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November 17, 2007

Canada Shuts Doors to US War Resisters

by Jim Lobe

Two US Army deserters who fled to Canada and sought refugee status on grounds of their opposition to the war in Iraq have lost their bids to have the Supreme Court of Canada hear their cases.

The court refused to hear the appeals of Jeremy Hinzman and Brandon Hughey Thursday, who were rejected two years ago by Canada's immigration authorities.

The board ruled they would not be at risk of their lives if they returned to the United States, nor were they at risk of "cruel and unusual treatment or punishment."

Hinzman and Hughey deserted the US Army in 2004 after learning their units were being deployed to Iraq to fight in a war they have called immoral and illegal. The men argue that serving in Iraq would force them to commit crimes against civilians, and that they would be persecuted if forced to return to the United States.

There are currently about 200 US Army deserters in Canada. Among them is Ryan Johnson of Visalia, California. He fled to Canada in 2005, the day his unit deployed to Iraq.

"The Canadian government decided not to fight an illegal war," he told IPS. "Canada was going to go into the war in Iraq, but then decided that because the UN did not sanction it, Canada would not participate in the war in Iraq. That's a major reason that I came to Canada. Canada felt the same way I did about the war in Iraq."

Canadian immigration officials ruled, however, that "as mere footsoldiers," US war resisters "could not be held responsible for the breach of international law committed by United States in going to Iraq." Immigration authorities also ruled that "ordinary footsoldiers are not expected to make own personal assessments as to the legality of any conflict they may be called upon to fight." They also said there is no internationally recognized right to object to a particular war.

"It's disappointing that the Supreme Court of Canada would not even go as far as to hear our case," Johnson said. "It is definitely not something that is pertinent. They've used legality of war in other refugee cases, I don't know why in our case they refused to use the legality of the war in evidence."

A spokesperson for Canada's immigration minister put a different spin on the Supreme Court's decision.

"Canadians want a refugee system that helps true refugees," spokesperson Mike Fraser told Reuters.

"All refugee claimants in Canada have the right to due process and when they have exhausted those legal avenues we expect them to respect our laws and leave the country," he added.

During the Vietnam War, between 30,000 and 60,000 draft dodgers sought sanctuary in Canada. Veterans of that fight say the atmosphere in Canada today is very different than it was during the 1960s and 70s.

"Our government is pretty clear that it is pro-[George W.] Bush and [wants to] reassure Americans that the Canadian border is very secure," said Leigh Zaslofsky, who fled the United States in 1970 and now coordinates Canada's War Resister Support Campaign.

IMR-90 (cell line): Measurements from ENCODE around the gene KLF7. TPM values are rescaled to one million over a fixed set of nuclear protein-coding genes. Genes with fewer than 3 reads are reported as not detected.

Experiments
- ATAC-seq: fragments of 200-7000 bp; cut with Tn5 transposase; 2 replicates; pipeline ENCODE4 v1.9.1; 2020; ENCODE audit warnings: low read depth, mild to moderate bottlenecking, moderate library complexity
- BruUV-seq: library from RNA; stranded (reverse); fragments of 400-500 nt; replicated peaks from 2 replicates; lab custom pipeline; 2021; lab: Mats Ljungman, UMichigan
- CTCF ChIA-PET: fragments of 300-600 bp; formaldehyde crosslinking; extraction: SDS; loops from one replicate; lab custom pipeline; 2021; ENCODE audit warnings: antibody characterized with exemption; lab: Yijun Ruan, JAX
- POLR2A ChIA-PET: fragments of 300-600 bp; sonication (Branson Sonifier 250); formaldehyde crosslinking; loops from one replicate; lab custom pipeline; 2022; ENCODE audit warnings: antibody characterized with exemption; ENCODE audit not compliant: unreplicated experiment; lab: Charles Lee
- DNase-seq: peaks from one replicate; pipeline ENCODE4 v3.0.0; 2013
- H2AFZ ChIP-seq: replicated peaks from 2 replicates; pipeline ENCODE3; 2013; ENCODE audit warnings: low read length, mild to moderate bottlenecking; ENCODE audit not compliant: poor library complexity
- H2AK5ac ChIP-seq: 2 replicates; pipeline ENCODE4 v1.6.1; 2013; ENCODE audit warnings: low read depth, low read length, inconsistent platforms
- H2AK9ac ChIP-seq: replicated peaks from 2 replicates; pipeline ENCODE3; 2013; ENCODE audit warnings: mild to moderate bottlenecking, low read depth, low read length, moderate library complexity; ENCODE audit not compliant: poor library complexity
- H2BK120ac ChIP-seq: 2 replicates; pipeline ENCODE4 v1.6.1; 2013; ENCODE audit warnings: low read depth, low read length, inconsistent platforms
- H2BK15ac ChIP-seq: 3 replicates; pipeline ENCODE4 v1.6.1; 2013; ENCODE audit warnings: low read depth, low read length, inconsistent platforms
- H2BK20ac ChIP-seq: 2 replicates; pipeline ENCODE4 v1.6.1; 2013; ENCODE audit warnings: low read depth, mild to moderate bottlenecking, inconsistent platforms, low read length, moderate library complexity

"When I deserted I was able to apply for permanent residency and obtain it there if I passed a points assessment so that's what I did," he said, "and I was readily admitted to Canada as a permanent resident and didn't have to worry about being sent back to the United States."

Even so, US war resisters in Canada are not facing immediate deportation.

After losing their appeal at the Supreme Court, Hinzman and Hughey will now receive a "pre-removal risk assessment," which is designed to judge whether in the United States they would be at risk of torture, death or cruel and unusual punishment or treatment.

That's only the beginning of a drawn-out deportation process that could go on for years.

"We still have a bit of time before anyone is looking at getting sent back imminently," Ryan Johnson said.

War resisters can also apply for permanent residency in Canada on humanitarian or compassionate grounds.

Meanwhile, supporters of US soldiers who fled across the northern border are turning their efforts toward the Canadian Parliament, which they hope will pass a law overruling existing policy – despite the opposition of Prime Minister Stephen Harper, the National Democratic Party and Bloc Quebecois. If they can get the center-left Liberal Party to go along, supporters say, such a bill could become law without Harper's support.

"When I signed up for the Army in November 2003, I was thinking there were weapons of mass destruction, that Iraq had ties to 9/11," Johnson said. "Our president, our vice president, [then defense secretary] Donald Rumsfeld lied to us. They betrayed the American people and they're betraying every soldier they send over there to fight a war based on false pretenses and greed."

Johnson has not seen his parents since he fled to Canada more than two years ago.

(Inter Press Service)

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  • Jim Lobe, works as Inter Press Service's correspondent in the Washington, D.C., bureau. He has followed the ups and downs of neo-conservatives since well before their rise in the aftermath of the September 11, 2001 attacks.

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